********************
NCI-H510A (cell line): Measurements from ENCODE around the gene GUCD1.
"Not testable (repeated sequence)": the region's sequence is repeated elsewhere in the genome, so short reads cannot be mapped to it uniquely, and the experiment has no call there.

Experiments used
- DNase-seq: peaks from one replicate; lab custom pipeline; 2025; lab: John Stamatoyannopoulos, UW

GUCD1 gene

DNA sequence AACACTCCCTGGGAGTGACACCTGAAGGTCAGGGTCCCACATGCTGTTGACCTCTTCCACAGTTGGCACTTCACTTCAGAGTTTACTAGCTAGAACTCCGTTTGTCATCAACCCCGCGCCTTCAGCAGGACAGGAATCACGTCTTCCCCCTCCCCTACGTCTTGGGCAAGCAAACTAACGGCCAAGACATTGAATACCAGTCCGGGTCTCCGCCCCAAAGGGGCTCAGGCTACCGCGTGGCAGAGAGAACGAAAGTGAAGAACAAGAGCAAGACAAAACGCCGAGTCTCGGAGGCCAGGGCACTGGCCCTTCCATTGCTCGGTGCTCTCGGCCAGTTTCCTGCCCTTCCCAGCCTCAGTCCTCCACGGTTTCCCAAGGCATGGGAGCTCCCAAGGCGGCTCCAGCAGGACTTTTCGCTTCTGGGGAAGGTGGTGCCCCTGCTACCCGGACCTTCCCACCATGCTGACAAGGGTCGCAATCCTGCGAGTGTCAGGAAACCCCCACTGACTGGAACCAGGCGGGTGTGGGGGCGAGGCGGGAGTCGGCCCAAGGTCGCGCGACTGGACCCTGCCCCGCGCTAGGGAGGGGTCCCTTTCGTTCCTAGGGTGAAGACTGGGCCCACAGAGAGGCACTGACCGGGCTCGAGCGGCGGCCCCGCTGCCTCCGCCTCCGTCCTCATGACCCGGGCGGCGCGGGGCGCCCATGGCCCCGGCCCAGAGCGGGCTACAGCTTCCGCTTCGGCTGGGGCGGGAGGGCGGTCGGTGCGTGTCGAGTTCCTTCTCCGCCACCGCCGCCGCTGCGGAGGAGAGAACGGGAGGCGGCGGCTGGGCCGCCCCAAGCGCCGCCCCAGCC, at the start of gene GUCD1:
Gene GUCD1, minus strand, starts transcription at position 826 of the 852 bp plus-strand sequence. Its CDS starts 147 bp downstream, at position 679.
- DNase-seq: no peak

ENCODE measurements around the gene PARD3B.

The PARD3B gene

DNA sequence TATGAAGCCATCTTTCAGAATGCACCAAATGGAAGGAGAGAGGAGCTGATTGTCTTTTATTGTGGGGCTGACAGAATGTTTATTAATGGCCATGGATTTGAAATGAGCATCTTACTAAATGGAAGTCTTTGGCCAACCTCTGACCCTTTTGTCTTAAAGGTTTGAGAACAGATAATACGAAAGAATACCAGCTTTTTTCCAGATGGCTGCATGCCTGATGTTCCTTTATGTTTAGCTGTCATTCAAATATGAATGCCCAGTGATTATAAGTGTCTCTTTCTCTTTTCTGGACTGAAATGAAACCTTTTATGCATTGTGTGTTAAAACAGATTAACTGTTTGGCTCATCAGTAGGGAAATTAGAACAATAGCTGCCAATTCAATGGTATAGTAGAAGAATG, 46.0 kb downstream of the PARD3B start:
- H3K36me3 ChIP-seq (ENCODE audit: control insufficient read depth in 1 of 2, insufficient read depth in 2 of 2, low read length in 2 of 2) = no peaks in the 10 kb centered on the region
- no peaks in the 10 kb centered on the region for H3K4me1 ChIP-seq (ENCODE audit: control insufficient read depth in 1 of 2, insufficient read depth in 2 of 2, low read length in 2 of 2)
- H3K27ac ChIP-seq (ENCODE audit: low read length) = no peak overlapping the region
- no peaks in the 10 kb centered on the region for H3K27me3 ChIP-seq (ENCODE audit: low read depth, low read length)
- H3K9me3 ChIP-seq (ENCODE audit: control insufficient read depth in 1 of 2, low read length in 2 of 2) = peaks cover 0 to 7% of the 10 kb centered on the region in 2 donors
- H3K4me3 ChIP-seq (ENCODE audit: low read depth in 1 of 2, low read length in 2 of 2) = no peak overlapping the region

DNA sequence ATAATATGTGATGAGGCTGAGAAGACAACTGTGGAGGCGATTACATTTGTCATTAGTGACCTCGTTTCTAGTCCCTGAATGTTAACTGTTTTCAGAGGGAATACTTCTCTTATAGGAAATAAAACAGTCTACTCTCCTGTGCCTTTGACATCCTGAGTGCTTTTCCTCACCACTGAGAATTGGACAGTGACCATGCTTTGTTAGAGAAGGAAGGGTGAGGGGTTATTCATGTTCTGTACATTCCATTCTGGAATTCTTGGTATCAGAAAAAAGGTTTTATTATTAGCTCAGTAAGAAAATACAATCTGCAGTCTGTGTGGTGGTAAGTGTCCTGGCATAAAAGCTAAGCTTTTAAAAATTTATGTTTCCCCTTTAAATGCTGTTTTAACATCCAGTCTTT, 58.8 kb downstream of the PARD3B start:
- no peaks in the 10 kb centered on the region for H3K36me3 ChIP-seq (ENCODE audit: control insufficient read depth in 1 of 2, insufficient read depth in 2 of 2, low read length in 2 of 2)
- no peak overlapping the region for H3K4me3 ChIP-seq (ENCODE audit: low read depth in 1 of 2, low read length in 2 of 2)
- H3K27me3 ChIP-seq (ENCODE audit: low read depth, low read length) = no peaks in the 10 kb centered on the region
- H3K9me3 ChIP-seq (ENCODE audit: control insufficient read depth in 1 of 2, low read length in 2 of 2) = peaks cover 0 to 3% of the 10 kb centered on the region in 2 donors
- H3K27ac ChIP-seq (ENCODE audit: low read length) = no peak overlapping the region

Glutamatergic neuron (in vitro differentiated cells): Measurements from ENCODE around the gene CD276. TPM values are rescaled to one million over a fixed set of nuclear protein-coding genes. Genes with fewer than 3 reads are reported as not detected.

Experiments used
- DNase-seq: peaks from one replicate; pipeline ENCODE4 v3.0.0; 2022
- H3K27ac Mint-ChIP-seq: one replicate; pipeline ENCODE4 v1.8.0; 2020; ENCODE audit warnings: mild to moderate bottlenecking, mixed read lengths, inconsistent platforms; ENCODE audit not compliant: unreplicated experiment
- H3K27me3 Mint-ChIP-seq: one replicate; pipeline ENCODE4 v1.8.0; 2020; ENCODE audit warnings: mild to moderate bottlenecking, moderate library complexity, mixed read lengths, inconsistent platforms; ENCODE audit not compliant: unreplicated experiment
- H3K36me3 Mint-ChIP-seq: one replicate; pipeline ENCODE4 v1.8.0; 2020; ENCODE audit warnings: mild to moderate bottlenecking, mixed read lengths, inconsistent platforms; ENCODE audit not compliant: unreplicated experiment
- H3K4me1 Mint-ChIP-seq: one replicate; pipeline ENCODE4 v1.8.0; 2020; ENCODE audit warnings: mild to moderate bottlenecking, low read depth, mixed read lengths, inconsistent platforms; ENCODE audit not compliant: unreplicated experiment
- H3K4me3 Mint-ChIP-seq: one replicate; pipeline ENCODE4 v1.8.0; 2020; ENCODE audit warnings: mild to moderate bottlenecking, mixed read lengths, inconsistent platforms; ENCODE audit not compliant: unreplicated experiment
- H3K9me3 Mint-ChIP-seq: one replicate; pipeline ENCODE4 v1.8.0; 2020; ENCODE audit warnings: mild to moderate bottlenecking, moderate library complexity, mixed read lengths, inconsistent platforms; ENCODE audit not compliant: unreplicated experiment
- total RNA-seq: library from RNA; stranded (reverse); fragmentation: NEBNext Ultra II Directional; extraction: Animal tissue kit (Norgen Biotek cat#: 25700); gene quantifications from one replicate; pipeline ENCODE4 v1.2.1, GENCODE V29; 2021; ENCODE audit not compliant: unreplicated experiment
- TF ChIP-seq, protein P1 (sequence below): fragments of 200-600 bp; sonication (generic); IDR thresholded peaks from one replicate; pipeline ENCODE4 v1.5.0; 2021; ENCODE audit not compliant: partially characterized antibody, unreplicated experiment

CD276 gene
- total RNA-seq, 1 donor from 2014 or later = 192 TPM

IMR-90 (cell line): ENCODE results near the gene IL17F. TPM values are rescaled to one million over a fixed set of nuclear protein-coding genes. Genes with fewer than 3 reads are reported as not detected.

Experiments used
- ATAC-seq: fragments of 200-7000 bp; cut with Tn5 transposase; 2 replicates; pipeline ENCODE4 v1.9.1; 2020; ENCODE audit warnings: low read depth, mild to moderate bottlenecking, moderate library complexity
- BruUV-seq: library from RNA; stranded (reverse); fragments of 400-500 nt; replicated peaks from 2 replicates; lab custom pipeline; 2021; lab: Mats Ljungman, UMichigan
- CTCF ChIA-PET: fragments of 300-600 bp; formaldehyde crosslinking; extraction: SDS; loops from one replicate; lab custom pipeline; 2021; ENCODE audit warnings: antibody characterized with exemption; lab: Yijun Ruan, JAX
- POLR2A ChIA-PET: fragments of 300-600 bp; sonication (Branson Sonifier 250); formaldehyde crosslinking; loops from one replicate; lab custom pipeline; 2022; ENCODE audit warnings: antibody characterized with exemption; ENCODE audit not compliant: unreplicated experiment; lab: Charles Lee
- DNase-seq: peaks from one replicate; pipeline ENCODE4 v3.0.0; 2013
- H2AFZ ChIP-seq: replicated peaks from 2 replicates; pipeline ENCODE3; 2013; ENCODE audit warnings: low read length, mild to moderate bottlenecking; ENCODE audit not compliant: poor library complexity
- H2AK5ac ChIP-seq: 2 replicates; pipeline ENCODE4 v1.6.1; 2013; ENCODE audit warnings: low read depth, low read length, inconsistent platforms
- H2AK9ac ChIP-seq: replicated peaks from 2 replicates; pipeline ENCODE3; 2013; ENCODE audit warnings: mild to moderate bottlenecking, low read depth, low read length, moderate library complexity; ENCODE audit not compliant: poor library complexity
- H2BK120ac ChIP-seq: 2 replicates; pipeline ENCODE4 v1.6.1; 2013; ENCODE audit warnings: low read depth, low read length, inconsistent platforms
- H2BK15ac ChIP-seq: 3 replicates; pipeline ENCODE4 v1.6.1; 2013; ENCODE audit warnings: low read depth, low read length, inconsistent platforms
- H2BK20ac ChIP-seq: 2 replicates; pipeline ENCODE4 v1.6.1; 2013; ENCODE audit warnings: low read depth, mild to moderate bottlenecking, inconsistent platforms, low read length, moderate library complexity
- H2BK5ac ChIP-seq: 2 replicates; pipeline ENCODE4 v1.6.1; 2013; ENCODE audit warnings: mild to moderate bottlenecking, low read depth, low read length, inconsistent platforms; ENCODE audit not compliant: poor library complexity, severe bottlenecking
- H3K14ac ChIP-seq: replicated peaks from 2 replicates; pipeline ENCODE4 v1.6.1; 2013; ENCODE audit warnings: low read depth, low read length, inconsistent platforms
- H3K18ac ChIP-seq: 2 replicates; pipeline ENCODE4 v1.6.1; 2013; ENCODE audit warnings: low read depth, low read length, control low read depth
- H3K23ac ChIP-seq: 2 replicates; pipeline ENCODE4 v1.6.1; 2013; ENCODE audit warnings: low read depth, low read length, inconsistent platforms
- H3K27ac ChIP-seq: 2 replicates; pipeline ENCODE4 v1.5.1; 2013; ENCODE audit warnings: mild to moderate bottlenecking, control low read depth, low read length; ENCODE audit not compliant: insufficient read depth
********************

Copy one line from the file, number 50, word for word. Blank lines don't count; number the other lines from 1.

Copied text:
- H2BK5ac ChIP-seq: 2 replicates; pipeline ENCODE4 v1.6.1; 2013; ENCODE audit warnings: mild to moderate bottlenecking, low read depth, low read length, inconsistent platforms; ENCODE audit not compliant: poor library complexity, severe bottlenecking